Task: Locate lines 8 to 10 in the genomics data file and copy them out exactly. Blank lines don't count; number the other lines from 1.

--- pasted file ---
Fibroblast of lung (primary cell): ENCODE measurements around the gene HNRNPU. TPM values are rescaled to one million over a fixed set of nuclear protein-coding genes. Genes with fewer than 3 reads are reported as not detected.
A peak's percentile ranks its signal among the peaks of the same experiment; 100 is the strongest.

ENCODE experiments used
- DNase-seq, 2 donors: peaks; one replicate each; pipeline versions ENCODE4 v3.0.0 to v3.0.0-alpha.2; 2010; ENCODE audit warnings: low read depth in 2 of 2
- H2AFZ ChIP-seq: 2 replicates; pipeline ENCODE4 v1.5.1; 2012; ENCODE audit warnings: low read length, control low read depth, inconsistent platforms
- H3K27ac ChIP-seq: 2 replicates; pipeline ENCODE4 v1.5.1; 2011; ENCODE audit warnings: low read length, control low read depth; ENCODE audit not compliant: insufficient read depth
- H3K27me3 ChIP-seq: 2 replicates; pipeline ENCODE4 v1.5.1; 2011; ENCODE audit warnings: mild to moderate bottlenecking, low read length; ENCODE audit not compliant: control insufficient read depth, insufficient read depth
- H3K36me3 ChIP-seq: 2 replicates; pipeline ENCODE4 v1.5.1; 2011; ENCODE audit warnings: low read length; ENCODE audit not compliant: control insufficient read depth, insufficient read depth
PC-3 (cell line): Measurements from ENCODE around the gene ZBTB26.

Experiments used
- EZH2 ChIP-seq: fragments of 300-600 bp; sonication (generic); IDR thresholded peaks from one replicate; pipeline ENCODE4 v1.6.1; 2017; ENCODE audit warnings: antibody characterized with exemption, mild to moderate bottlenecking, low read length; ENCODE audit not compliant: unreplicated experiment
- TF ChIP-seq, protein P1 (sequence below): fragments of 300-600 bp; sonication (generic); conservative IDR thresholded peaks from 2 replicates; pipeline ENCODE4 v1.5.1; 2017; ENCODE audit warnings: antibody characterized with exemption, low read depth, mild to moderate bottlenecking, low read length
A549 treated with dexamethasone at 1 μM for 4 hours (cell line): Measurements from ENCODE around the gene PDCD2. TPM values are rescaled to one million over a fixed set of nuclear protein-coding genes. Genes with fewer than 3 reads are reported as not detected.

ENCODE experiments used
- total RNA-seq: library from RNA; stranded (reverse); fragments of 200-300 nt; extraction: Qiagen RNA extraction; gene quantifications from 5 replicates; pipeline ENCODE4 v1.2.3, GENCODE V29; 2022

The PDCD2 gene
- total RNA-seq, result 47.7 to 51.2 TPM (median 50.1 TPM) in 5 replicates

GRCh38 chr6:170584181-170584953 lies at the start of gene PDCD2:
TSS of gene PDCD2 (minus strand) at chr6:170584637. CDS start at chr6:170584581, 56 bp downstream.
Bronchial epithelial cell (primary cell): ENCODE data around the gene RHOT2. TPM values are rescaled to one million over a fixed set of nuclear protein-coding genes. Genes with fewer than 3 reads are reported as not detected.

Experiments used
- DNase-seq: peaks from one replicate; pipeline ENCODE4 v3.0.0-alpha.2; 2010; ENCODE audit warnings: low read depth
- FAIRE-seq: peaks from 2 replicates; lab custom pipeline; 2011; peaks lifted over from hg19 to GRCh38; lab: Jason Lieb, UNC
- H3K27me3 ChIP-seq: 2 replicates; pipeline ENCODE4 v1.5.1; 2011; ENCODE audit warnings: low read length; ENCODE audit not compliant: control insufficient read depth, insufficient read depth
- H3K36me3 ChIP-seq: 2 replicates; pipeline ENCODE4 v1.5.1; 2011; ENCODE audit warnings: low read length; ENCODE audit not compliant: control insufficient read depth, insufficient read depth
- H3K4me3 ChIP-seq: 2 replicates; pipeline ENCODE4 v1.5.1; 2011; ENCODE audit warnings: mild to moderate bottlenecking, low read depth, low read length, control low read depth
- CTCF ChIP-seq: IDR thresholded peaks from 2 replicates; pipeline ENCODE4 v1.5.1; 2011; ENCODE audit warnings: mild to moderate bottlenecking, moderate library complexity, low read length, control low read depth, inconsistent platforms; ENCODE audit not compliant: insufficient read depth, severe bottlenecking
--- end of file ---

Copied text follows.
- H3K36me3 ChIP-seq: 2 replicates; pipeline ENCODE4 v1.5.1; 2011; ENCODE audit warnings: low read length; ENCODE audit not compliant: control insufficient read depth, insufficient read depth
PC-3 (cell line): Measurements from ENCODE around the gene ZBTB26.

Experiments used